I’ll cover the whole of my Tresviso expedition here – given its fresher season this is aimed at folks new to caving, to let you know where you might end up – and why (spoiler: it’s a hole in the ground). It’s a long read because I’ve taken the time to explain stuff – sorry! 

The thing I love most about caving is the people – the thing I love second is the possibility of going places and seeing things that no other person has seen before. Whilst a flick through Caves of the Peak District will have you convinced that every cavity has been intensely catalogued, this isn’t true: there are lots of caves still to find, and one of the easiest ways to do this is to go to a foreign country which hasn’t been fully explored and find some. 

We call this expedition, and they’re a great way to get away (usually for pretty cheap). This is something that’s really attainable for new cavers – so maybe see you in northern Spain in 2020. Last year, SUSS came to Spain and Conor McGurk (after about 1 year of caving) found a 150m+ extension to the Flower Pot system by popping his head in a random hole. The lead is ongoing – which means there’s a person sized hole down there which might lead to caverns measureless: maybe it could be your discovery! 

The whole point of an expedition is to find cave – we also map it (if you can’t prove it you didn’t find it). Most expeditions have some ulterior overarching goal – the “Ario Dream”, connecting What U Got to the Hirlatz, extending the longest in Mammoth, or the deepest in Veryovkina – in Tresviso, the overarching goal is to link caves on the top of the hill in the Eastern Massif of the Picos de Europa with Cueva del Nacimiento (also called Cuevo del Agua) down in the valley. This would be the discovery of a huge cave system with 1800m vertical metres of depth potential – and would be among one of the largest through trips in the world (imagine 19 Arts Towers, or 36 Eldon Holes stacked on top of each other). 

So every year folks go to Tresviso, which is a very small village in Cantabria, and they look for caves and map them and generally find out stuff about them and also consume a lot of cheese and alcohol. This year, I went (along with two other old SUSS members and 12 others) and this is what I did. I’ll describe two trips here (the rest of what I did wasn’t as interesting). 

Parting Friends

After a few days placing dye detectors and exploring some mines above the white house, I agreed to carry bottles in to Parting Friends. 

Parting Friends is a sump, where the water meets the roof and the cave and the passage is filled with water – and consequently sumps can only be explored by divers. Diving kit is heavy, and if you’re lucky (!) you might get to help a diver carry some heavy stuff in.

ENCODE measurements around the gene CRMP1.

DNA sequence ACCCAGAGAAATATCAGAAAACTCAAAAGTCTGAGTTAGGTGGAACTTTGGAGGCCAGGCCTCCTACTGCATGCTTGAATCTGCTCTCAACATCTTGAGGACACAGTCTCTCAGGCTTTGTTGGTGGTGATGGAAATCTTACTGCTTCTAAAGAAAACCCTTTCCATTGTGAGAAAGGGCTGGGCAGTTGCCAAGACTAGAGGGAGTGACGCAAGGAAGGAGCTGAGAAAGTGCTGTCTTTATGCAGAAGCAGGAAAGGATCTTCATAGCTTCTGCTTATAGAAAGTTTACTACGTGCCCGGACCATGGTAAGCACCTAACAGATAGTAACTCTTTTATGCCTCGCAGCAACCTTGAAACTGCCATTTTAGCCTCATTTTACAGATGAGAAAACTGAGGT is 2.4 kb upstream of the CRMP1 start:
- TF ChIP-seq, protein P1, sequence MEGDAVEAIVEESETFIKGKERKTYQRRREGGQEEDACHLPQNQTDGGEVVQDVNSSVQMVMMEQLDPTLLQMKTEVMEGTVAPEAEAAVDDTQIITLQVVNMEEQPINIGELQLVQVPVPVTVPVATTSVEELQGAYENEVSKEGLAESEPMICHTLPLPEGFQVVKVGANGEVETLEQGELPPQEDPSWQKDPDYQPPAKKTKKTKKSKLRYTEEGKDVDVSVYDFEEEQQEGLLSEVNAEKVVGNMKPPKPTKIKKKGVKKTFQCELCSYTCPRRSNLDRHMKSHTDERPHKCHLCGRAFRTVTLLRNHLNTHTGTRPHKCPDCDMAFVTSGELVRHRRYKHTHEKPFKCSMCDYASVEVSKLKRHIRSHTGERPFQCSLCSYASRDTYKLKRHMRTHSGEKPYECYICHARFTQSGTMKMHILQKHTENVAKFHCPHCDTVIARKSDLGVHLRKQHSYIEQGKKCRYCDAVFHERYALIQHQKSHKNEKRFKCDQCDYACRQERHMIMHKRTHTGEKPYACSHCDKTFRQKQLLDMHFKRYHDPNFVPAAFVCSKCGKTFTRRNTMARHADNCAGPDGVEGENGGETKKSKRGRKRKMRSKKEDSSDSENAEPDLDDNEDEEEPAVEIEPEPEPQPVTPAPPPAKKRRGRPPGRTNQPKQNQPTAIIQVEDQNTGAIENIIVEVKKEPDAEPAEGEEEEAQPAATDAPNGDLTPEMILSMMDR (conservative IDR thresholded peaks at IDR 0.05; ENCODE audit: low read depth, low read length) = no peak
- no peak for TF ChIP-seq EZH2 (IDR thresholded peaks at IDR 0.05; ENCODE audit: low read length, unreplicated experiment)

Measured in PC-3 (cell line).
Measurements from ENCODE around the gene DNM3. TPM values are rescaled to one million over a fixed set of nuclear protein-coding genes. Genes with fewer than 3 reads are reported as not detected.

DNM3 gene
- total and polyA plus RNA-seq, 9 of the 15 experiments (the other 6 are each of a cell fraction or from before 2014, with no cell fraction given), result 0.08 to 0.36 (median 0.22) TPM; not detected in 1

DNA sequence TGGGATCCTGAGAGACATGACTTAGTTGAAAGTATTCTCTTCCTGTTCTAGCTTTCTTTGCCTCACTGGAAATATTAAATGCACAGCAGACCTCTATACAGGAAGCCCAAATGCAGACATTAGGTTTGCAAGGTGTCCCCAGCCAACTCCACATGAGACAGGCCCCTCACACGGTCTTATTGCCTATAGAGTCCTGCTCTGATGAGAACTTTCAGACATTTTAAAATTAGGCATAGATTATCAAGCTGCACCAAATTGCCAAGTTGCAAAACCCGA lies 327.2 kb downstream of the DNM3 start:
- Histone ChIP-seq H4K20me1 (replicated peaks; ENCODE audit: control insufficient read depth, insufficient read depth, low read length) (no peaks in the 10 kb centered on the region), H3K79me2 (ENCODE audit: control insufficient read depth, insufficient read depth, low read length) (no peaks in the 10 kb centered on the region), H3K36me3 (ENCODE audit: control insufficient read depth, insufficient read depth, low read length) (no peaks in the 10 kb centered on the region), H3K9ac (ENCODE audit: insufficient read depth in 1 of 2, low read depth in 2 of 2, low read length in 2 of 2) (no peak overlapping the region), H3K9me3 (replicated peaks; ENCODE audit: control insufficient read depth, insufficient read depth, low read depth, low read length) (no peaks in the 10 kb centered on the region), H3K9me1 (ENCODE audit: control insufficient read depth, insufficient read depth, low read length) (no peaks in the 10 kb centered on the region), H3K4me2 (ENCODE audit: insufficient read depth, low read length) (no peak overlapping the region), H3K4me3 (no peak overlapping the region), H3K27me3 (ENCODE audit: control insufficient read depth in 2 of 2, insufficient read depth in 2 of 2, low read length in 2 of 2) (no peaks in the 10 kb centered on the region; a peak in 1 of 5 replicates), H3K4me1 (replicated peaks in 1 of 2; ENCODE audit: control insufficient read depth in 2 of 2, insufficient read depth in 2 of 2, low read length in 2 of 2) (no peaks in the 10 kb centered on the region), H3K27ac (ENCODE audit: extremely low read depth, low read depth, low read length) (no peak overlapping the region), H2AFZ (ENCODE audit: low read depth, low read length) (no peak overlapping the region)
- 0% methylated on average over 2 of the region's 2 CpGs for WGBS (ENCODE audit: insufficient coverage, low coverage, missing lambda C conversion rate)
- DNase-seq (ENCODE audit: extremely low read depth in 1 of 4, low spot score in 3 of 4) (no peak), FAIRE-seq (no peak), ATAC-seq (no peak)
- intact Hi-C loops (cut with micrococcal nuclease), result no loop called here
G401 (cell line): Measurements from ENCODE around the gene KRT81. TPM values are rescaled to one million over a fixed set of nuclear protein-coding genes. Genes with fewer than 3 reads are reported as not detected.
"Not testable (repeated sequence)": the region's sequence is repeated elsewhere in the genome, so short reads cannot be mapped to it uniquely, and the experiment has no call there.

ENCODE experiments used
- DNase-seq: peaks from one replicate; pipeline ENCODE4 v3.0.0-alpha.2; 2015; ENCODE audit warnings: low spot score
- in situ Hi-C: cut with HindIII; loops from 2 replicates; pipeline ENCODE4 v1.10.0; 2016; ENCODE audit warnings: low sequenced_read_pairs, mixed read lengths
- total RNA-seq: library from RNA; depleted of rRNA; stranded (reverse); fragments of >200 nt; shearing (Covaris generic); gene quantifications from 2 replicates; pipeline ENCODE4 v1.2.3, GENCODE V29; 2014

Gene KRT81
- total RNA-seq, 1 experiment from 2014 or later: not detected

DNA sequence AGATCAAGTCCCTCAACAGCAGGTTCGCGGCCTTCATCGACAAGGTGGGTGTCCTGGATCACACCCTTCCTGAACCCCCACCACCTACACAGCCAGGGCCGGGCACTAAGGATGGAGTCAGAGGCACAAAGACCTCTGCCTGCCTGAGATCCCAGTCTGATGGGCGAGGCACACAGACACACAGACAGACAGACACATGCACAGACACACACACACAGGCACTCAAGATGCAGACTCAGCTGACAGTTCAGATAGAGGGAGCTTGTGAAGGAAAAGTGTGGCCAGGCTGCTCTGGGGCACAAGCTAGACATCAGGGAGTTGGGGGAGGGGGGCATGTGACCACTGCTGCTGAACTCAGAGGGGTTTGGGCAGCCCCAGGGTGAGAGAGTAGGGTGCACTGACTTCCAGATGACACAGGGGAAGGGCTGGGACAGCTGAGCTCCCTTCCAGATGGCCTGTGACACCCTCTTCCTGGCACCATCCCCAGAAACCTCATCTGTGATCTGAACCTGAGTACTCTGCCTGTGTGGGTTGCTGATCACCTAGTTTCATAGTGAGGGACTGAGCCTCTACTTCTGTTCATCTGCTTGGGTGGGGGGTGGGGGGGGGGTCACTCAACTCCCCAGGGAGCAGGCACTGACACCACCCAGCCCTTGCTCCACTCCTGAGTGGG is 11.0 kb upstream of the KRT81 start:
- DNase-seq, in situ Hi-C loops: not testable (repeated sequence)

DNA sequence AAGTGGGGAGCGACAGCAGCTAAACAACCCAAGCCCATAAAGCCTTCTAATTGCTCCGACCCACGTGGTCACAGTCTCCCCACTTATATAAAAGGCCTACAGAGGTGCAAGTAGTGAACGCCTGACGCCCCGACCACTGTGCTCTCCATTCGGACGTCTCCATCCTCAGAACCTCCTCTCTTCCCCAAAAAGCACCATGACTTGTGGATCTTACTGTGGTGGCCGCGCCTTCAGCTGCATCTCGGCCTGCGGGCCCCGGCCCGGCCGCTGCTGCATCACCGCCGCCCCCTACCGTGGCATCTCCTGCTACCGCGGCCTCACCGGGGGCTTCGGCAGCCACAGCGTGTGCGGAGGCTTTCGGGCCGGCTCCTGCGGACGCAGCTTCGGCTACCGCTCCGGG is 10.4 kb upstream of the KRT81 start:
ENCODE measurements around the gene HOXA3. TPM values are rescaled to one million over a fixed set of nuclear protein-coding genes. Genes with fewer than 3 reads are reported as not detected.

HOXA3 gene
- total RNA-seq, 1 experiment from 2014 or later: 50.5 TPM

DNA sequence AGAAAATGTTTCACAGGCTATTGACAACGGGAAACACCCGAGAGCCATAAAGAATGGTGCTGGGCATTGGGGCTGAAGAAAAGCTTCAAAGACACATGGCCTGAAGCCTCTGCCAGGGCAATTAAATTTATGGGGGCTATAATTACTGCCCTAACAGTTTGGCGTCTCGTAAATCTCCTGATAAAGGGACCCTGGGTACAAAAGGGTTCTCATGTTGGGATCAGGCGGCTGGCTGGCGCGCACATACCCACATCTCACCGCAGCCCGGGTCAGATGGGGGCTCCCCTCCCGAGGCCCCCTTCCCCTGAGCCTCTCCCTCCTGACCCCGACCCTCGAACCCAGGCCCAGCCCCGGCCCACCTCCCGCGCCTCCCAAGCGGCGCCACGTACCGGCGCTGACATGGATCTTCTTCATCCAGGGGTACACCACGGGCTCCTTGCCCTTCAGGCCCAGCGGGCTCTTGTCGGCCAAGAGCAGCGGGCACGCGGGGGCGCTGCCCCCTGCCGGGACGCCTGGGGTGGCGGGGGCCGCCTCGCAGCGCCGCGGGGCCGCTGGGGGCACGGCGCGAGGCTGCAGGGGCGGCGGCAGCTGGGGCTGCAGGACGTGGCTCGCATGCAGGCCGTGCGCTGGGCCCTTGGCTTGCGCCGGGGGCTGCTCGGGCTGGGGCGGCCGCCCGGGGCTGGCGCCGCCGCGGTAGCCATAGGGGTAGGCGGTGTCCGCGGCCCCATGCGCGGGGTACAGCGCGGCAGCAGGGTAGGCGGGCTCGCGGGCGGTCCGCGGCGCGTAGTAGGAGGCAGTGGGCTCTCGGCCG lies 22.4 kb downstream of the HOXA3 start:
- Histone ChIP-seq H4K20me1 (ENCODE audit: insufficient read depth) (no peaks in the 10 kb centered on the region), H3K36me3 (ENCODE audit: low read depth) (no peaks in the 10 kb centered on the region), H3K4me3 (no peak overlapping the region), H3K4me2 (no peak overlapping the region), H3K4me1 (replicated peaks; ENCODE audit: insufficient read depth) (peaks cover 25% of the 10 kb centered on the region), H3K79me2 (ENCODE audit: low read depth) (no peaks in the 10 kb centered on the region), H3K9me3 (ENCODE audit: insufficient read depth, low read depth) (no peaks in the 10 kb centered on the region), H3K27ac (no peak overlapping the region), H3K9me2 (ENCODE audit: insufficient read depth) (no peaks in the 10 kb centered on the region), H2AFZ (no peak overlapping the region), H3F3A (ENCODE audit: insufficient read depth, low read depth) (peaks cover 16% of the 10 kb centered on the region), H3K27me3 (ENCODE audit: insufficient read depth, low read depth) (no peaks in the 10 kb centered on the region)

The way down to Agua was light – previous folks has carried lead and accessories down to the cave. The walk in was pleasant, with a dog following us as vultures circled overhead. I’m quite nervous of dogs that follow you to sumps and the vultures only made for enhanced trepidation! 

Upon reaching the cave entrance, I was duly piled high with approximately 15kg of lead, and a very thick movement restricting wetsuit – an ideal combination. 

Cueva del Nacimiento is an awesome cave. The entrance is dammed for a hydro and so needs a small inflatable boat to get in, after which you climb up through some fossil (dry, old) passage. Inside, the roar of the streamway is heard and you clamber some black rocks to reach it. After a brief traverse along the stream, you climb upwards into the Black Hole series. This is a great intro to this active river cave.

The lead was a massive pain in the arse – fortunately Joe unloaded some from me and I was able to throw it around. The Black Hole series is a fascinating part of the cave. The rumble of the stream disappears, and gives way to black, very black rock, with deep pots of crystal clear water in the floor. The rock here is formed magnificently – grotesquely twisted and weirdly formed (especially for snagging on clothing!) 

We dumped the lead at the brighter Clapham Junction, before heading into the fossil streamway above Parting Friends. This slowly ascends past some of the most beautiful cave – almost like the marble showers in some spots (you will visit this soon!) but extended over a distance. 

Soon, we reached a bypass. This is a bit of dry cave that goes round a sump (not the sump we wanted). We climbed up into here, up a few slippery climbs full of moonmilk (a slippery calcite/bacterial deposit), which was followed by a neck deep duck to get nice and wet and cold.

After this the cave changed and we began to descend towards the Parting Friends streamway. The descent was a sandy tube, dark and glum – but the streamway rumbled up it – not a roar, like the entrance, but a rumble clattering up the walls like an approaching train.